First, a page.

Ennerdale is a community that is situated in the south of Johannesburg. To reach Ennerdale from Pretoria took us longer than an hour as we drove through the city of Johannesburg, other townships and communities and a rural area where a commercial farmer has planted his mielies. Just before we arrived in Ennerdale, we had to go through a toll booth and could only reach our destination thanks to Google Maps.
Why did we go to this place on a rainy Saturday?
SIMTEQ Engineering takes its social responsibility seriously and has been looking for an organisation where we can become involved. We have come across the NGO (Non-Governmental Organisation), Ladies of Hope, and was invited to their AGM meeting. What made an impression on me, was the group's strong, intelligent and organised women, who have the passion to make a difference in their community.
They started initially with a hospice where they received training and support from HPCA (Hospice Palliative Care Association) and they follow the proper rules and regulations when looking after patients. The need in their community has however grown significantly and they have expanded their services. They recently opened a house for woman and children affected by GBV (Gender based Violence), look after teens who are addicted to drugs and focuses on skills development and geriatric care. While doing this, they also feed about 150 to 200 children daily. The only requirements for them to receive food are to bring a bowl and wear a mask (since Covid-19 struck).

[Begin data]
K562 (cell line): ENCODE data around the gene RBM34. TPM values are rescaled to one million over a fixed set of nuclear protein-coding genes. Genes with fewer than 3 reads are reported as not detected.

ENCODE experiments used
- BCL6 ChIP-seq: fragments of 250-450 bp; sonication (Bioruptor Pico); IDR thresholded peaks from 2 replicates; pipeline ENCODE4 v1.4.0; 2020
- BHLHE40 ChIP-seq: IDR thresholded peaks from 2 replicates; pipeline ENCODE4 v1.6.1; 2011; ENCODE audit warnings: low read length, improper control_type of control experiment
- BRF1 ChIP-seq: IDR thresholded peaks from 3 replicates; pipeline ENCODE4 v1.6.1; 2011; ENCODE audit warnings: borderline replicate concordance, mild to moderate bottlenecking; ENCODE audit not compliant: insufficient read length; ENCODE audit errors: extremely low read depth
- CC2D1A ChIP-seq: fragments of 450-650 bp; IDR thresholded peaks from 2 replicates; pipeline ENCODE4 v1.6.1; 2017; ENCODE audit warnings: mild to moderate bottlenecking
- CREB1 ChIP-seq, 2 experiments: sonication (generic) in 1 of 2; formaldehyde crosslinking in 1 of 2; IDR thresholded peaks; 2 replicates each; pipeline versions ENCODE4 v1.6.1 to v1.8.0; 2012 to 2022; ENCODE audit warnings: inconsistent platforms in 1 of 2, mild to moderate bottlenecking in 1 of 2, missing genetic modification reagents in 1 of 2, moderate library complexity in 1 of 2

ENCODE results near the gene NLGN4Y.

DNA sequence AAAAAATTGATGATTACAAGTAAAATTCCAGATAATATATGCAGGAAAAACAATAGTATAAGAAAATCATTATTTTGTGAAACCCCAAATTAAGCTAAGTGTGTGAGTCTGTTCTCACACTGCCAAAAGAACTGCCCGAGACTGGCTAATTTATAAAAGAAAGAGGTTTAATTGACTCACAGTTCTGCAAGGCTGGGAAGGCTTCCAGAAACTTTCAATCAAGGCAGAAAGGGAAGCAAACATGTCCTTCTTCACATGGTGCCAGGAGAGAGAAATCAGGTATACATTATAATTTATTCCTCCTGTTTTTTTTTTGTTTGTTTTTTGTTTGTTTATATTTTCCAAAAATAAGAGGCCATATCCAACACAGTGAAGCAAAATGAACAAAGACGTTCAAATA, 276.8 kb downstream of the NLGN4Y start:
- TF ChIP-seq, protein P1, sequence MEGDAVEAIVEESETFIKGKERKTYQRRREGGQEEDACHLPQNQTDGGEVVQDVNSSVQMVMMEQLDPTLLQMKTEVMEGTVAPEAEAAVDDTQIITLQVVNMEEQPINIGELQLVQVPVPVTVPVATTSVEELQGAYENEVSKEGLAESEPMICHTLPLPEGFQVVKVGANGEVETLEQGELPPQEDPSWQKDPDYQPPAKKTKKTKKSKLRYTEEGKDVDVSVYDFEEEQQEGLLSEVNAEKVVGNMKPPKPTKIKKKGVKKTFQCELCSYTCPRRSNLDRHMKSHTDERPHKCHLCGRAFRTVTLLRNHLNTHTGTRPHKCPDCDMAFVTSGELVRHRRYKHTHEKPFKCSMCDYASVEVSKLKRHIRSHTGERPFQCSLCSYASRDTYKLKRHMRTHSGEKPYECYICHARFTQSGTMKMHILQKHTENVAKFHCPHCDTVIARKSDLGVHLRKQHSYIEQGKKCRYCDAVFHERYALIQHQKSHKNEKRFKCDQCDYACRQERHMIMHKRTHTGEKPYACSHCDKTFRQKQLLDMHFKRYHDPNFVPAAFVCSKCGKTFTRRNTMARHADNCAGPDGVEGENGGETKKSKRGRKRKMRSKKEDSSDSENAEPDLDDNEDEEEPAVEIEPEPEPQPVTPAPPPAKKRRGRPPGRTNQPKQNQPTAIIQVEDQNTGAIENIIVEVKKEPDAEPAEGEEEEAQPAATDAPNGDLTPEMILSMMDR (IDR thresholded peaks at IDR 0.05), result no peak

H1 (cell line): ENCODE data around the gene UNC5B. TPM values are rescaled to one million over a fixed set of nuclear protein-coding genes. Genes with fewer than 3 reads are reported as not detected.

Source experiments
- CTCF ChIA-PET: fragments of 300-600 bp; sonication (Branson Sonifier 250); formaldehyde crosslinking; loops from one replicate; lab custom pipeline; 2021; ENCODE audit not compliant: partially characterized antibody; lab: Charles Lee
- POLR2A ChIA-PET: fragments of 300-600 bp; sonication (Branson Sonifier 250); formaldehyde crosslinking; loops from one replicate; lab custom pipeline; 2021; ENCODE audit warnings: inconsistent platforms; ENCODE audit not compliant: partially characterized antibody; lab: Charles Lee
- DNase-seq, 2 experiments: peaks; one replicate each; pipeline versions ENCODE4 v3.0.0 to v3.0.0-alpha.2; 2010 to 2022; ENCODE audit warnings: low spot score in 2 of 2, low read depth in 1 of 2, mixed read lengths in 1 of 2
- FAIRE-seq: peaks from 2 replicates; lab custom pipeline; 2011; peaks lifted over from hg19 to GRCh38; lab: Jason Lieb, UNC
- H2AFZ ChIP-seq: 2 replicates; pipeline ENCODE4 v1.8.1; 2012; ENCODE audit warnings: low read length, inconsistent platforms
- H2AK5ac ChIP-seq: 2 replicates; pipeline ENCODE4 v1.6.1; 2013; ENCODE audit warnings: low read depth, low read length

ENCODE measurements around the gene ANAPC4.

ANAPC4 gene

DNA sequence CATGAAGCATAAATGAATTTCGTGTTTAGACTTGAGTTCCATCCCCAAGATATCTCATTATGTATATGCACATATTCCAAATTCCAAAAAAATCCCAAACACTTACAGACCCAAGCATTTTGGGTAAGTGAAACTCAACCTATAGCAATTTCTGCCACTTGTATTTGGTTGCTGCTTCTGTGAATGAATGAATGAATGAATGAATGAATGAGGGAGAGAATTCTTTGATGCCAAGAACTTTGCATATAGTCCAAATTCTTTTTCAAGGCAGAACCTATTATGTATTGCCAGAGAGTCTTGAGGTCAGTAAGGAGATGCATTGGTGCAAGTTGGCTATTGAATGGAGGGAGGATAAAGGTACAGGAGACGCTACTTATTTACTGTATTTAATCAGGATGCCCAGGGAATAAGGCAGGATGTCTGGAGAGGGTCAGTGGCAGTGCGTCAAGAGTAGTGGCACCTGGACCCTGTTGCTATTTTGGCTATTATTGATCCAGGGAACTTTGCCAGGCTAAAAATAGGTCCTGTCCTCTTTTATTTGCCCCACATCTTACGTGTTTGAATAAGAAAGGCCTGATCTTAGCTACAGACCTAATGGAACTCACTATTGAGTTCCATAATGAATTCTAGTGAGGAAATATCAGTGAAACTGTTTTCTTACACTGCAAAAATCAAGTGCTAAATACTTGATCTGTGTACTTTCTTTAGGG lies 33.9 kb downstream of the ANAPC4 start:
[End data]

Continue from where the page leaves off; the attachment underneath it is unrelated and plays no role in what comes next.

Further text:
According to one of their board members they are trying to empower young people and develop their skills to be able to find a job outside the community. It is however extremely expensive to work in the city, because of the distance and toll fees (as we ourselves have experienced). Drugs are a massive problem as the drug dealers target younger children and make them not just dependent on Cannabis (Dagga) but a mix of Cannabis , Mandrax, Heroine and rat poison(!), which they smoke under the pretence of only being Cannabis. To break the cycle is very difficult because of the income they receive by re-selling drugs and there are currently no alternatives available.
The staff members do not receive salaries but a stipend, which is more a token of appreciation than an income, but they still work passionately in the community. As a trained social worker, I am very critical towards organisations and how they operate. It was however clear that all their regulations are in order and followed and that their only problem is a lack of funding. Even though we as a company wants to support them, we were told that they want to deliver something in return, for example soft skills. I joked and said that that would be very helpful for all our engineers.
We are just in the beginning of our relationship with Ladies of Hope and are intent to become partners, to help however we can. I have a feeling that we have a lot to learn from these ladies who gives hope to the people in their community and make a difference.